“With a better remote and a faster CPU, it's still a pricey way to stream movies.”
- Snappy performance
- Dolby Vision and Dolby Atmos
- Much improved remote control
With the new Apple TV 4K, Apple did what it does best: It took an already good product and found a few ways to make it just a bit better.
The Apple TV 4K Gen 2 is simply a faster, more powerful version of the original 2017 device, largely thanks to its newer A12 Bionic CPU. But the biggest change isn’t found in the little black box at all — it’s in the new Siri voice remote. Even the relatively high prices that Apple charges for its 4K streamer ($179 for a 32GB version and $199 for the 64GB model) have stayed the same.
But 2021 is a long way from 2017, and to say the streaming landscape has changed in the intervening years is an understatement. Can the new Apple TV 4K maintain its halo now that Google, Roku, Nvidia, and even Walmart are pumping out affordable and capable streaming media devices? Is the new remote that much better than the original?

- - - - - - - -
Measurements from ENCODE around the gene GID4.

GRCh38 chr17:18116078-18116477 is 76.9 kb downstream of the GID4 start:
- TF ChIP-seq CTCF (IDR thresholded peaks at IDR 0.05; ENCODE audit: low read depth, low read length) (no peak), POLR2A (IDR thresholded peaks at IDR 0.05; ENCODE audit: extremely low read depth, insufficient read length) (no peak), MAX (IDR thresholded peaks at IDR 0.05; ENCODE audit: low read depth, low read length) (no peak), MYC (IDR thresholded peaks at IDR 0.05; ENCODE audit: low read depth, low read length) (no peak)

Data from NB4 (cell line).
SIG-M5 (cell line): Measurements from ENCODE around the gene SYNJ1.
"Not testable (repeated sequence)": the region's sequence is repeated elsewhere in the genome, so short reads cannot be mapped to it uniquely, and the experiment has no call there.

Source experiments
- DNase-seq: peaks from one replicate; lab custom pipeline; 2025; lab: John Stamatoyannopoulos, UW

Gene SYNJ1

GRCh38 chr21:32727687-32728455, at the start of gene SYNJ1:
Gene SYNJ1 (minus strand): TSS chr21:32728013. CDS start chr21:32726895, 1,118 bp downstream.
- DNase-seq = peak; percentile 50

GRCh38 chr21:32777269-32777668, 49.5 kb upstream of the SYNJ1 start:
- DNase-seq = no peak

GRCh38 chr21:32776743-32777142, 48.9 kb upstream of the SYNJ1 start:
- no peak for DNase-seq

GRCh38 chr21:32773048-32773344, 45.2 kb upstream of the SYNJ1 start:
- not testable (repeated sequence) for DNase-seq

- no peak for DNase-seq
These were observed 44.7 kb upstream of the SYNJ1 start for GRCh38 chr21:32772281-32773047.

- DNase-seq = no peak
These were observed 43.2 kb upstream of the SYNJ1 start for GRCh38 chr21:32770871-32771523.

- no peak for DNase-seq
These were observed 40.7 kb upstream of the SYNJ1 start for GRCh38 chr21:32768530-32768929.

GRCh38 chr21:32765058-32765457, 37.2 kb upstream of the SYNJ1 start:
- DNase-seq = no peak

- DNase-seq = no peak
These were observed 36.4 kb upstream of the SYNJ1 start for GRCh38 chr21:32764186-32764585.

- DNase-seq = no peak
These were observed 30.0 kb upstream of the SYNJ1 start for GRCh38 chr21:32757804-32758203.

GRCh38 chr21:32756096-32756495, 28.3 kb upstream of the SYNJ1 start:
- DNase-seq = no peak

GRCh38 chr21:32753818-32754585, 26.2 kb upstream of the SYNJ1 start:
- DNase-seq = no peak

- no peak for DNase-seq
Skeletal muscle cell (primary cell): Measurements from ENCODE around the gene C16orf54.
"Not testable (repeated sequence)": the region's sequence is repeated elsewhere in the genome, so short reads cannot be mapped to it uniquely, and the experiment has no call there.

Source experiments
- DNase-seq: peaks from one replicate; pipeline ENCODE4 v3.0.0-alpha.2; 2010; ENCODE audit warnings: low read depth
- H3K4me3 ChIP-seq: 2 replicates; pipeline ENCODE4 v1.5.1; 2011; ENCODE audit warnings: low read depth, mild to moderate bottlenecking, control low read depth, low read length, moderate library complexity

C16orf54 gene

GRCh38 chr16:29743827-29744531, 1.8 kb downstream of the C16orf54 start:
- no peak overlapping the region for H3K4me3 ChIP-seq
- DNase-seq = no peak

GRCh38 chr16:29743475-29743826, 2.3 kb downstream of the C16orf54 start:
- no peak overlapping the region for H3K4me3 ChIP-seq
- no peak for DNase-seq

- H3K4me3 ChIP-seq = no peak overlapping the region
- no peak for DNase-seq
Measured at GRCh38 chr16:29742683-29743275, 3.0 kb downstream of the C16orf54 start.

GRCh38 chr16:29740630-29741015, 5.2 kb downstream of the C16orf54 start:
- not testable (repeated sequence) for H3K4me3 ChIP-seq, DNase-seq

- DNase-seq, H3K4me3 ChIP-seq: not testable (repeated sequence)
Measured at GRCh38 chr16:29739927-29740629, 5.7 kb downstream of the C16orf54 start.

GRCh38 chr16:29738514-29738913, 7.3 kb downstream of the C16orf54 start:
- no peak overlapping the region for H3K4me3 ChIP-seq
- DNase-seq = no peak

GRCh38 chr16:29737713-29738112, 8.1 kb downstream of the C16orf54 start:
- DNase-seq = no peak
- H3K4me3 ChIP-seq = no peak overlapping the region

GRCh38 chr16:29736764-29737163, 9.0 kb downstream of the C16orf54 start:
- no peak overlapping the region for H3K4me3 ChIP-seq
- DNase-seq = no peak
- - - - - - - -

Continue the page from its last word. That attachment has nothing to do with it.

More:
I’d argue yes on both fronts. But you need to be a serious Apple fan to be willing to pay the premium the company is charging.
Inside the fully recyclable cardboard box, you’ll find the Apple TV 4K, a power cable, the new Siri remote, a USB-to-Lighting cable for charging the remote (or any other Lightning-based Apple devices you may own), some printed warranty and safety material, and Apple’s ubiquitous white logo stickers.
The new remote finally makes using an Apple TV 4K a pleasant experience for everyone.